Mortgages Made Simple with Rick Gundzik

Tuesday, May 24, 2005
ARMs Index + Margin = ???
Most of you know an ARM is an adjustble rate mortgage, but very few loan officers explain how an ARM interest rate is calculated.

An ARM has 5 key numbers; the start rate, the annual cap, the lifetime cap, the index and the margin. The start rate is the interest rate that the loan starts at, eg. a 1 year ARM starts at 4.75% and stays at 4.75% for 1 year. The annual cap is the maximum that the loan can increase in one year. The most common annual cap is 2%. So after 1 year the loan in our example can not go over 6.75%. The lifetime cap is the maximum the loan can increase ever. Typically 6%, so our example loan can never go over 10.75%.

Now it gets tricky. The index plus margin is the rate your loan goes to after 1 year. Let's say the index is currently at 3.5%, if your margin is 2.75%, your new rate is 6.25%. Seems simple in our example, but generally this isn't explained very well.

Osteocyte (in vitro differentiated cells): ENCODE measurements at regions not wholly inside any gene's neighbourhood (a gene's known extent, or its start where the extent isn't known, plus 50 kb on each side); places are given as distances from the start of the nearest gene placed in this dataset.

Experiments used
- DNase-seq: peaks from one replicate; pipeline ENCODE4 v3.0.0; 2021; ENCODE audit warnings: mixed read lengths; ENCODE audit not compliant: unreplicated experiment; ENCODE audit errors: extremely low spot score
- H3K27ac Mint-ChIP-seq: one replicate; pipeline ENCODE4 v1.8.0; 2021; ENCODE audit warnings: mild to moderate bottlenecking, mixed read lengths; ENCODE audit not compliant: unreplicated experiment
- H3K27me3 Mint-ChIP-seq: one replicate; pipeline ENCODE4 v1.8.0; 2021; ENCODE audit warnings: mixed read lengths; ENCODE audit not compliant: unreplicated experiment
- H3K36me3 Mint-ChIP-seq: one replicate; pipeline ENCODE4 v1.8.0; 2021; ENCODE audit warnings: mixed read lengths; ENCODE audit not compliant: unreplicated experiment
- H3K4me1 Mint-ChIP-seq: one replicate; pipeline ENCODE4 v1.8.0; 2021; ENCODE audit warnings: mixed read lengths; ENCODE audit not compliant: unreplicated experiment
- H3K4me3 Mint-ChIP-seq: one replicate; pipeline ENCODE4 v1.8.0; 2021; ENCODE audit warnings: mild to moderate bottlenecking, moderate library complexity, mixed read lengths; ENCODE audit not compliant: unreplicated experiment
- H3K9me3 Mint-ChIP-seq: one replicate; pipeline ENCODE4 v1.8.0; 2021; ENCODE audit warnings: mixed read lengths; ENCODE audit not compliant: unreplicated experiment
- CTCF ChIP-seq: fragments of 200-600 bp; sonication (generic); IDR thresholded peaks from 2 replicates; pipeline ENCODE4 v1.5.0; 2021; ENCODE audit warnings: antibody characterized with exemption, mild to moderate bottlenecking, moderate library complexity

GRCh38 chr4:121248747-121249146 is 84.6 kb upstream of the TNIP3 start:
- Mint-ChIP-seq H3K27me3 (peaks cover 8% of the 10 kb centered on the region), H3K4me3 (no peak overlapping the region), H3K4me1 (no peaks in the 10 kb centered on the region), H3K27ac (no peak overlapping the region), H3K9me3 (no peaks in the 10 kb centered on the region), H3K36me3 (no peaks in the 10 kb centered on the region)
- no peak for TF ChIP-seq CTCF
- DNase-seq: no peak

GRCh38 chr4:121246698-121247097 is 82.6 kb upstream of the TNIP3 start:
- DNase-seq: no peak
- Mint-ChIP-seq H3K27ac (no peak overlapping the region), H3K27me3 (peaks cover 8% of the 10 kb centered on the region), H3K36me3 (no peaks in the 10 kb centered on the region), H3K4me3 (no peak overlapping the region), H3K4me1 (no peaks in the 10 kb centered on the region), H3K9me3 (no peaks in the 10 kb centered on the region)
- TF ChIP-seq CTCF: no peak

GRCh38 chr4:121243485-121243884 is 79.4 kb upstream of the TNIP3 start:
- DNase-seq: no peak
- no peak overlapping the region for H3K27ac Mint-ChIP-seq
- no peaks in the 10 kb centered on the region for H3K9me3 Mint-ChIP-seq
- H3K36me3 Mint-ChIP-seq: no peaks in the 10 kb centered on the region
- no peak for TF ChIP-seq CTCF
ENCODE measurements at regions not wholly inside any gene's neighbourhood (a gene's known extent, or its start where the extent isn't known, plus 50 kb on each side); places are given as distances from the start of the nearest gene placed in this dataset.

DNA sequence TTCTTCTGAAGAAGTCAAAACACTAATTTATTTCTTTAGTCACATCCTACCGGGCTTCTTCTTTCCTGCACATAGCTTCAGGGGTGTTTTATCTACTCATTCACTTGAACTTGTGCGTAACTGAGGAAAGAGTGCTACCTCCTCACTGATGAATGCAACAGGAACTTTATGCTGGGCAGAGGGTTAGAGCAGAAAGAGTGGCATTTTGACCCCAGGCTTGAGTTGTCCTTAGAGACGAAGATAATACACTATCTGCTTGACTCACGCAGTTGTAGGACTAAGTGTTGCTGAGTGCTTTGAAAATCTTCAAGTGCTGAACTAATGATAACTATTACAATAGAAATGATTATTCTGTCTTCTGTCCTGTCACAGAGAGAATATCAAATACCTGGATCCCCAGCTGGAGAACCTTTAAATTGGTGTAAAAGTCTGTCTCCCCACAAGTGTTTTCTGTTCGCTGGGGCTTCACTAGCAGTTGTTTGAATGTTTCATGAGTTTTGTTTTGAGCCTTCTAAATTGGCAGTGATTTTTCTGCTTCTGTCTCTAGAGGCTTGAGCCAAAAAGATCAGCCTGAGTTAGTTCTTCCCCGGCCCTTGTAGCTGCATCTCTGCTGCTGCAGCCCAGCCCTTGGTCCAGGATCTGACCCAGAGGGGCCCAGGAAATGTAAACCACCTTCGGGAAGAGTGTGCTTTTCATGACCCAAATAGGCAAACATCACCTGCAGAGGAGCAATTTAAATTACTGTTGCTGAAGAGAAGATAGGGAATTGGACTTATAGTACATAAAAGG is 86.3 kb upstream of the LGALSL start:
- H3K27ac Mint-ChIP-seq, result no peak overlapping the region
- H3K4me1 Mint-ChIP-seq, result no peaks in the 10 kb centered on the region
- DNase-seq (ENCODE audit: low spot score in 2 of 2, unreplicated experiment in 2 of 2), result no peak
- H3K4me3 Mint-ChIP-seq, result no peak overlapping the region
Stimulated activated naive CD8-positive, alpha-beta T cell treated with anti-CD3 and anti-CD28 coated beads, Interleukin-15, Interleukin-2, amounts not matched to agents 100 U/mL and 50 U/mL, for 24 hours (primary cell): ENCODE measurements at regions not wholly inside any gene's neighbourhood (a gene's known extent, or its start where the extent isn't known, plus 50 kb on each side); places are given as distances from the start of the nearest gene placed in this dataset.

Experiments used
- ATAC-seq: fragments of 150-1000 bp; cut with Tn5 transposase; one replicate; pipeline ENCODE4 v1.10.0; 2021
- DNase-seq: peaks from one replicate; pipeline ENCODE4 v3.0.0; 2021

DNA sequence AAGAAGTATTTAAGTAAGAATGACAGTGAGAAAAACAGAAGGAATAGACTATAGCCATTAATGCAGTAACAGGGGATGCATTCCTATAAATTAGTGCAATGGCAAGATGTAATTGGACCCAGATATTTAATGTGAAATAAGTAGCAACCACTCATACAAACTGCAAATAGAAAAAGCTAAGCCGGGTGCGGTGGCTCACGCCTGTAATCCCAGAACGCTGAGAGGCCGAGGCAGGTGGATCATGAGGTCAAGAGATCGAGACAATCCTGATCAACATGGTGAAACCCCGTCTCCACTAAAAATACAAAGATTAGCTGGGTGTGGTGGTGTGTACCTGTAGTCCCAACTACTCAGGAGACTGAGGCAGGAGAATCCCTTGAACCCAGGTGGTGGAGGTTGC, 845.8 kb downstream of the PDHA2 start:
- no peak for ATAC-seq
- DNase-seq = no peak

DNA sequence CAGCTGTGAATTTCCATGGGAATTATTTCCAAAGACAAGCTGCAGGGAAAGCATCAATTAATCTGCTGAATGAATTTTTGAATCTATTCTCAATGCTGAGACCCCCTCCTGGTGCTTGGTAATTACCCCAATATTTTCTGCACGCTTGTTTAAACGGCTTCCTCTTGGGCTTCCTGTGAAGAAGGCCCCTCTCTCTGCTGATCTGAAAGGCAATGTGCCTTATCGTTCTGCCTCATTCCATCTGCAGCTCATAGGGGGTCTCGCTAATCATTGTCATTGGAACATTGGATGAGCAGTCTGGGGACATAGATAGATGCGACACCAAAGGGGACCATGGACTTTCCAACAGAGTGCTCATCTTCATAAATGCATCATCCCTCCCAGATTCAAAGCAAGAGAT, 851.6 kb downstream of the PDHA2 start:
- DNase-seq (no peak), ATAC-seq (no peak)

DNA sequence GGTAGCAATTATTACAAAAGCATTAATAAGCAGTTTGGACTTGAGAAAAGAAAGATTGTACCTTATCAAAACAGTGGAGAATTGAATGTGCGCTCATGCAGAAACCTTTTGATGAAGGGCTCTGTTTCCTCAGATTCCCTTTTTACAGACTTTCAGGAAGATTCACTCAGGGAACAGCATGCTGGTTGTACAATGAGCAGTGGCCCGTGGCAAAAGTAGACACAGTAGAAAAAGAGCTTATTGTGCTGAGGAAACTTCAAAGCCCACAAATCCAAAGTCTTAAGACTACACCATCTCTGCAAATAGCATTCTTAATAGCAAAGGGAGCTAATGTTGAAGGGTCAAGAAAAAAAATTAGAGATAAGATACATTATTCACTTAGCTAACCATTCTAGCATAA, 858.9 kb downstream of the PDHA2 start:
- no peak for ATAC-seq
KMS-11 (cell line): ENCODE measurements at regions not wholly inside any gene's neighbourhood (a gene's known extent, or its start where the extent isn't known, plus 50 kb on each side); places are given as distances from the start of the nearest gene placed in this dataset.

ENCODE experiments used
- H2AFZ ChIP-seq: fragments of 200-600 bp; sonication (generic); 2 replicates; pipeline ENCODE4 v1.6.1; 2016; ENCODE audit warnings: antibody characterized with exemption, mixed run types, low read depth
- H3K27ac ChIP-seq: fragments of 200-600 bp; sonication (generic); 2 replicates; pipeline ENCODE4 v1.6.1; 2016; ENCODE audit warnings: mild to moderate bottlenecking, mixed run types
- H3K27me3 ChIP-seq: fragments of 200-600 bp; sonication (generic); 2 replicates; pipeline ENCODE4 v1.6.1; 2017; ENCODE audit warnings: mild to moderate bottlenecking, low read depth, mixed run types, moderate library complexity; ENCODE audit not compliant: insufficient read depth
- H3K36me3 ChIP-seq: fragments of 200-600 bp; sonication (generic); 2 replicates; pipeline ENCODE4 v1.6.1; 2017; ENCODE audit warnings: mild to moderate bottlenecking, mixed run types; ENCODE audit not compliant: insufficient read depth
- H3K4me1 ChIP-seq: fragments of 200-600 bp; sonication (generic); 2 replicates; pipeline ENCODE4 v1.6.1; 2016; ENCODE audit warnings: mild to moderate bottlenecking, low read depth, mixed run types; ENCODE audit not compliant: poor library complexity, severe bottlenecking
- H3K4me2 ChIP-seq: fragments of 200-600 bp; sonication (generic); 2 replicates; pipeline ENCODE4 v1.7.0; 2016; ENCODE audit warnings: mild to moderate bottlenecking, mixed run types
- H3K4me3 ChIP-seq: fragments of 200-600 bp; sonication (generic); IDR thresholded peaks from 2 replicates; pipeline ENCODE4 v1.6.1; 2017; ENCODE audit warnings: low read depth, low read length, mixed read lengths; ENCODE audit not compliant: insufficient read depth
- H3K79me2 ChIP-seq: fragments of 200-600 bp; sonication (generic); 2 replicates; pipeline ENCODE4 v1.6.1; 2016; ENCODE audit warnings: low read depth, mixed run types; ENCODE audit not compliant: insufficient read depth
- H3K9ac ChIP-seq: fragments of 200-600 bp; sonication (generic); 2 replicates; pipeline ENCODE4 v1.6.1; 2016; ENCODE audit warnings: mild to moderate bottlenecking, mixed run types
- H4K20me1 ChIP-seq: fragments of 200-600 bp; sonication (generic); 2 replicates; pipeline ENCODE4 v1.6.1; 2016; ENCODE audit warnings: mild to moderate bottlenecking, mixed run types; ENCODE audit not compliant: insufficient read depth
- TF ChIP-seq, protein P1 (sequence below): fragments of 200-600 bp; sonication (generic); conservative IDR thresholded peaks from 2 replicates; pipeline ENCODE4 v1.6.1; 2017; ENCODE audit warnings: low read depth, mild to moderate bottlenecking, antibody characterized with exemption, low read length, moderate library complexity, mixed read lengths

That brings us to what a margin and index actually are: The margin is a seemingly arbitrary number that lenders calculate to build their cost into the loan. Margins range from 2% to 4% on normal loans to as high as 7-8% on subprime loans.

An index can be one of the following:
LIBOR - London Interbank Offered Rate
COFI - Cost of funds index
1 Year Treasury - The 1 year treasury bill yield

There are other indexes, but these are the most common. In general, the LIBOR and COFI are less volatile then the Treasury index, which means your interest rate won't go up as quickly.

The main point to take away from this, is be certain you can afford to pay the margin plus the index because this is the rate your loan will be at in a relatively short time.

The next blog will discuss fixed period ARMs.

For questions, please contact us at
posted by Pac Res @ 10:28 PM  
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